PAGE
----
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The role of relational reasoning in children's addition concepts

Farrington-Flint, Lee; Canobi, Katherine. H.; Wood, Clare and Faulkner, Dorothy (2007). The role of relational reasoning in children's addition concepts. British Journal of Developmental Psychology, 25(2) pp. 227–246.

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DOI (Digital Object Identifier) Link: http://dx.doi.org/10.1348/026151006X108406
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Abstract

The study addresses the relational reasoning of different-aged children and how addition reasoning is related to problem-solving skills within addition and to reasoning skills outside addition. Ninety-two 5- to 8-year-olds were asked to solve a series of conceptually related and unrelated addition problems, and the speed and accuracy of all self-reported strategies were used to monitor their addition performance. Children were also given a series of general relational reasoning tasks to assess their ability to solve problems based on thematic, causal and visual relations. The results revealed that, while children were able to reason about commutativity relations, recognition of relations based on additive composition was rare. Furthermore, children's ability to reason about addition concepts increased with age and problem-solving proficiency. Reasoning about addition concepts was related to performance on the thematic, causal and visual reasoning tasks for older children but not for younger children. Overall, the findings suggest that while children's early knowledge of addition relations is domain specific, as children develop in their broader reasoning abilities these developments enhance their addition reasoning.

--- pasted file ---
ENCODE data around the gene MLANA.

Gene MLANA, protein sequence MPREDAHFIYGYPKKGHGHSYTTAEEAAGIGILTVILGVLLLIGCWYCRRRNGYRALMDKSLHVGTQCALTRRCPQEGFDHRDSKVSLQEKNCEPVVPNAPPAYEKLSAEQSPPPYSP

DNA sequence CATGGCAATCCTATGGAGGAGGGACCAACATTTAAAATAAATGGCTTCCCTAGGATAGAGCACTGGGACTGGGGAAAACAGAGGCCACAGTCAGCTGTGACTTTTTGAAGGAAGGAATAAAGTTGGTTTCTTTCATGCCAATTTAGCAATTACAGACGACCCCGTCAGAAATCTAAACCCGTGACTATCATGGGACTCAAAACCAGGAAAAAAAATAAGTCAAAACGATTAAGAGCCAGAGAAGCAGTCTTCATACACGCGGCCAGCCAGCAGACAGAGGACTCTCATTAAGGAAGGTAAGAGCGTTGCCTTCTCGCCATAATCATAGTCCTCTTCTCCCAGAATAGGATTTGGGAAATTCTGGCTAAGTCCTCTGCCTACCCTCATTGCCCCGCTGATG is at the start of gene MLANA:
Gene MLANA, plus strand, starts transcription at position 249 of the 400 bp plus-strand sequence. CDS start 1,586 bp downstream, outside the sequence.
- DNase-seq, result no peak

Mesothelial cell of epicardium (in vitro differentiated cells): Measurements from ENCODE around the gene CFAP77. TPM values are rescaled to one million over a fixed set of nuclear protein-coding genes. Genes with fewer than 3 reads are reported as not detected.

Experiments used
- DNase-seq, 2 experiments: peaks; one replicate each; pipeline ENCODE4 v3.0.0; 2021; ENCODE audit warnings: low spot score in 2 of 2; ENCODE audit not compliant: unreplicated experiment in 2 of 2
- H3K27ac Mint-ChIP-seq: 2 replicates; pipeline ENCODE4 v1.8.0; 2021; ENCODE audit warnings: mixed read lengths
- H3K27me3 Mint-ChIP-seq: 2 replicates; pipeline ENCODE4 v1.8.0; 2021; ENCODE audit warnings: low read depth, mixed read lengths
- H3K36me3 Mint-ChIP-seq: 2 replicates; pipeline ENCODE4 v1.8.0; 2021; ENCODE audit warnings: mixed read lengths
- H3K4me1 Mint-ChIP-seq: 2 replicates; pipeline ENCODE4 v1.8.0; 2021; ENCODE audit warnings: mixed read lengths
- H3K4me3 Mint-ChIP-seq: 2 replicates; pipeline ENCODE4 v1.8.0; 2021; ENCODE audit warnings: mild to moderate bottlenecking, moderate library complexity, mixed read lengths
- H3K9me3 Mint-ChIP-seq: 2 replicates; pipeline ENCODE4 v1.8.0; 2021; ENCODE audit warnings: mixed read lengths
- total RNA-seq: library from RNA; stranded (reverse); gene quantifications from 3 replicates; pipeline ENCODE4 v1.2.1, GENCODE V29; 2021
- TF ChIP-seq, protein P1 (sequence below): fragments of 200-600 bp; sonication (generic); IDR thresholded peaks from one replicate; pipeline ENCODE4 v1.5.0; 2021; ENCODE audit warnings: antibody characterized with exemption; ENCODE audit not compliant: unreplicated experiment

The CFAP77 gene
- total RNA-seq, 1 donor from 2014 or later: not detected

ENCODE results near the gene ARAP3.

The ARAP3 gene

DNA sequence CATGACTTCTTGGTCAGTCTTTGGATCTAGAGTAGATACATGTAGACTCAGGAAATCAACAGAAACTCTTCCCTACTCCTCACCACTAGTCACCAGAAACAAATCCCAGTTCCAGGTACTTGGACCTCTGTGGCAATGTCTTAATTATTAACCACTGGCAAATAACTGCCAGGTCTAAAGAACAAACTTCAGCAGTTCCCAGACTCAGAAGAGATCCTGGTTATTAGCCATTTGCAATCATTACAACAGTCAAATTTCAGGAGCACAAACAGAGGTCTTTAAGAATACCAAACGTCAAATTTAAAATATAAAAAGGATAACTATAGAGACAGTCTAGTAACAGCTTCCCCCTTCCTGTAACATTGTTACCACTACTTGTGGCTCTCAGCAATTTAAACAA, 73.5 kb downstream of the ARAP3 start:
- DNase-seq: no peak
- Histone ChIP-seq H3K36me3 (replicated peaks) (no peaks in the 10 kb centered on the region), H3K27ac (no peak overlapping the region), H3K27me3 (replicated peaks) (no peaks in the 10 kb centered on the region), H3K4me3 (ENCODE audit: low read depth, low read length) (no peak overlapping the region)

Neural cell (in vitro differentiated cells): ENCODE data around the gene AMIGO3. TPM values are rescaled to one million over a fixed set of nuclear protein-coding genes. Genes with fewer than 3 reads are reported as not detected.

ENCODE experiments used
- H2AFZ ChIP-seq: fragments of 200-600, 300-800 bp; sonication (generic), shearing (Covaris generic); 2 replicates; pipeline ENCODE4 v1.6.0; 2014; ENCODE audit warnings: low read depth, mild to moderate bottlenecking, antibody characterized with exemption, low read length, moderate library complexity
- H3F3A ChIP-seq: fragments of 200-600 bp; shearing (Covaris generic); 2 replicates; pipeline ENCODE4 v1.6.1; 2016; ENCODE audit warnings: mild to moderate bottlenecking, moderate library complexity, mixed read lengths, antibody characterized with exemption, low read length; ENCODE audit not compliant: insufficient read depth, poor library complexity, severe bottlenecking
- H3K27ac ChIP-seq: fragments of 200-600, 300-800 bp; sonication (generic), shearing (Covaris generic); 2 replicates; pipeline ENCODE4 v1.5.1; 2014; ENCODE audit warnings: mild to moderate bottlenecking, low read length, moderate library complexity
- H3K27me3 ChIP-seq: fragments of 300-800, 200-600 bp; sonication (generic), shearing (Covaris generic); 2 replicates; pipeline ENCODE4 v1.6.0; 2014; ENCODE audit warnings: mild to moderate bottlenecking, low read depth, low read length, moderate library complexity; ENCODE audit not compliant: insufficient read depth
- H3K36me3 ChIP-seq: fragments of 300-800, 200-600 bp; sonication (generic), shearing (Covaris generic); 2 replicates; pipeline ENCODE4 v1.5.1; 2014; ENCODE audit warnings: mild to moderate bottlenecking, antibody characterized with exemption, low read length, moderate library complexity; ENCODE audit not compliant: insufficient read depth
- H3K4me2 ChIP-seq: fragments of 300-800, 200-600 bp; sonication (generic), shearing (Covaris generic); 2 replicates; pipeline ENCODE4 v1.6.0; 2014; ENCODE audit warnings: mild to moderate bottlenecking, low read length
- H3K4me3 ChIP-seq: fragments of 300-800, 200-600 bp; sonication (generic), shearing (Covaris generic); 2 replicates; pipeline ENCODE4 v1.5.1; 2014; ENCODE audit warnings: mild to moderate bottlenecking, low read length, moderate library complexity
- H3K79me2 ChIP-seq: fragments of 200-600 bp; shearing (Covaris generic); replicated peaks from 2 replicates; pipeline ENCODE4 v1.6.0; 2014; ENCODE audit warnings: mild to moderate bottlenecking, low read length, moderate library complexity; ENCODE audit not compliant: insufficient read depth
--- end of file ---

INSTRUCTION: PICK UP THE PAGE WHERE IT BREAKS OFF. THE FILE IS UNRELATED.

Item Type: Journal Article
Copyright Holders: 2007 The British Psychological Society
ISSN: 0261-510X
Academic Unit/Department: Education and Language Studies > Childhood, Development and Learning
Other Departments > Other Departments
Interdisciplinary Research Centre: Centre for Research in Education and Educational Technology (CREET)
Item ID: 12268
Depositing User: Dorothy Faulkner
Date Deposited: 13 Nov 2008 13:53
Last Modified: 11 Jul 2013 21:25
URI: http://oro.open.ac.uk/id/eprint/12268
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